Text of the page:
Your Guide to Buying Deck Furniture
You’ve got your new deck all stained, sealed, and ready for an al fresco lifestyle. Almost. Now you need some furniture for you and your guests. The good news: there are more types and styles of deck furniture than you can shake a bratwurst at. The still pretty good news: Each type comes with good, better, and best price points and varying degrees of maintenance. Here’s what you need to know.
Wood is homey and relaxed, ideal for a deck. Note that all wood turns gray with prolonged exposure to sunlight. If you periodically refinish your furniture—at least every other year—with a high-grade furniture oil, you’ll stave off grayness for several years while your furniture slowly darkens. You’ll want to store your wood deck furniture inside or under wraps during winter.
• Pine is temptingly inexpensive but doesn’t hold up to elements well unless it’s fully painted—and repainted at the first signs of peeling or chipping. We’re not big fans of pressure-treated wood furniture; the wood itself is usually an inferior grade that tends to crack and split over time. (48-inch round table with four bench seats, $450)
• Cedar makes handsome outdoor furniture that resists weather—to a point. To keep your cedar furniture looking great, you’ll want to refinish it at least every other year with a quality penetrating sealer. Some sealers have a light tint that helps fend off harsh UV light. (7-piece dining set; $800 to $1,200)
• Teak. Now we’re talking. Expensive? Sheesh, yes! But gorgeous and long-lasting, the preferred decking material for wooden sea-going boats. (7-piece dining set, $1,500 to $5,000)
Wrought (and cast) iron
Iron is a tough metal and certainly one of the heaviest. If you live in a windy area, you’ll probably appreciate the stubborn mass of iron deck furniture. It’s prone to rusting, so you’ll have to clean it now and then, rubbing lightly with fine steel wool. To seal and refinish iron, use auto wax. If it’s painted, touch up when needed. It’s metal and gets very hot when left in direct sun, so watch out for that one. You’ll need outdoor cushions for butt and back—iron is hard. (7-piece dining set, $1,000 to $5,500)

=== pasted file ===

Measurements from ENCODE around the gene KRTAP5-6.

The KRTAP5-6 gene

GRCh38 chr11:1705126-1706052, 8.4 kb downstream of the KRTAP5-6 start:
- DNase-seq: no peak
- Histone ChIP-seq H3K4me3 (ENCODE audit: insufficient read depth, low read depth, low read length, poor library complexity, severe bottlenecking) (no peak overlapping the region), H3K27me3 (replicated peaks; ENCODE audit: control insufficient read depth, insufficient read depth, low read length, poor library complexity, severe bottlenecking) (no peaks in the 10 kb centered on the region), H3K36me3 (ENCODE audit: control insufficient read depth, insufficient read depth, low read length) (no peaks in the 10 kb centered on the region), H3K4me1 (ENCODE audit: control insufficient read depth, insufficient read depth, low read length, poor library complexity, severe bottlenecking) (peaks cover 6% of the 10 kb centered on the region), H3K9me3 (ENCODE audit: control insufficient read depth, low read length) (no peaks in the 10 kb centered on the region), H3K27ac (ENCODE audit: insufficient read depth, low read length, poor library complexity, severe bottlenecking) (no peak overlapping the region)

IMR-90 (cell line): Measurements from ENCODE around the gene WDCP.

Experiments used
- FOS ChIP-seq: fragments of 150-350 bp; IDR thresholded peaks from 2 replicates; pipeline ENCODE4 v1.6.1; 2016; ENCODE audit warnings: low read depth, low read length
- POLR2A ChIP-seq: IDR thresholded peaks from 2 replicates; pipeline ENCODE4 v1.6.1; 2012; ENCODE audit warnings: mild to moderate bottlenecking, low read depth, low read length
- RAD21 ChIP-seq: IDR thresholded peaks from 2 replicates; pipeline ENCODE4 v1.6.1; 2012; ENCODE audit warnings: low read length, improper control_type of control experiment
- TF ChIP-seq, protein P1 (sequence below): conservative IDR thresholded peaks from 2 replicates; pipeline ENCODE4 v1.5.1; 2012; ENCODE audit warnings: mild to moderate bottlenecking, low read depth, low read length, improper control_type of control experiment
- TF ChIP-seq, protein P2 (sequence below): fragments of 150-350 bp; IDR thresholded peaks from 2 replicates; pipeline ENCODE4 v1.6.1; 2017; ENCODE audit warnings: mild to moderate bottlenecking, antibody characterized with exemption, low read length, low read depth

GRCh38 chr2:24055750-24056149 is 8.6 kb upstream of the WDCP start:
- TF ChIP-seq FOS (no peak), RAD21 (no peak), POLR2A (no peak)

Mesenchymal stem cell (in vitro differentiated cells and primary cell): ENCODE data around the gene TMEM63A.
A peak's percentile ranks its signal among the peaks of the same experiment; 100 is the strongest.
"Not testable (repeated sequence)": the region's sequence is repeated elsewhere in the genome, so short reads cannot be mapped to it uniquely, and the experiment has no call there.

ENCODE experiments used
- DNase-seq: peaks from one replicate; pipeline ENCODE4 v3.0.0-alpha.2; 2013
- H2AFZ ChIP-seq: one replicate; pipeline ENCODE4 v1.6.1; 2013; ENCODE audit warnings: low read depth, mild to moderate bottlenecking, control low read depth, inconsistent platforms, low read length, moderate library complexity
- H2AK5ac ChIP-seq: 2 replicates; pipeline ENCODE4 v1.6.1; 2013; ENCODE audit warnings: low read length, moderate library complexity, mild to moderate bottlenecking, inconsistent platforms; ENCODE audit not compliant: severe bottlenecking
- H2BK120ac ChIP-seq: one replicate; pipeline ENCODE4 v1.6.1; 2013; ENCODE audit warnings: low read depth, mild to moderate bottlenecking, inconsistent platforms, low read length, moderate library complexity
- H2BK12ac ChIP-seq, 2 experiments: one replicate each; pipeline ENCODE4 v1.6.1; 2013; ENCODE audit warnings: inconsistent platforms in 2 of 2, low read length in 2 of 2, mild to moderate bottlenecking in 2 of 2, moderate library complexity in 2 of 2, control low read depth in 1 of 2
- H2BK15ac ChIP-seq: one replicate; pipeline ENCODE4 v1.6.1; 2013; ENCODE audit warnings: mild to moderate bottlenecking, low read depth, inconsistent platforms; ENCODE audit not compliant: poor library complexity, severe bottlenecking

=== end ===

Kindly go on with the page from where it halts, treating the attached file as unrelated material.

The modern (and cost-effective) alternative to classic wrought-iron outdoor furniture, cast-aluminum is lightweight, weatherproof, durable, and runs the style gamut from sleek modern to Industrial Age swirls and flourishes. Powder-coated aluminum deck furniture resists corrosion. It’s a hard surface, so plan on adding cushions for chair seats and backs. (7-piece dining set, $800 to $6,500).
Powder-coated steel is a good compromise between price and durability. It’s not as tough or maintenance-free as the other metals, but it’ll set you up in fine style at a reasonable price. (7-piece dining set, $800 to $2,000)
An outdoor icon, wicker is relaxed, classy, and cool. It’s a general term applied to any furniture item made of woven fibrous materials, and it’s been made into a variety of styles, from filigreed Victorian to sweet and simple. All-wicker dining tables are rare; look for amble support underneath. Pair chairs with fat cushions for Gatsby-like comfort.
• Natural wicker is made from rattan, cane, bamboo, or seagrass. After a piece is sanded and stained, the wicker is sealed with lacquer. It deserves good care, which (unfortunately) means keeping it out of sun and rain, so it’s best used under a covered portion of your deck. (7-piece dining set, wood table, $1,500 to $6,000)
• Synthetic wicker is woven from fibers made from vinyl and resin. It’s impervious to moisture and rot, which makes it tough to beat outdoors. Cheapo version are out there, so check reviews for quality products. (7-piece dining set, $500 to $1,200)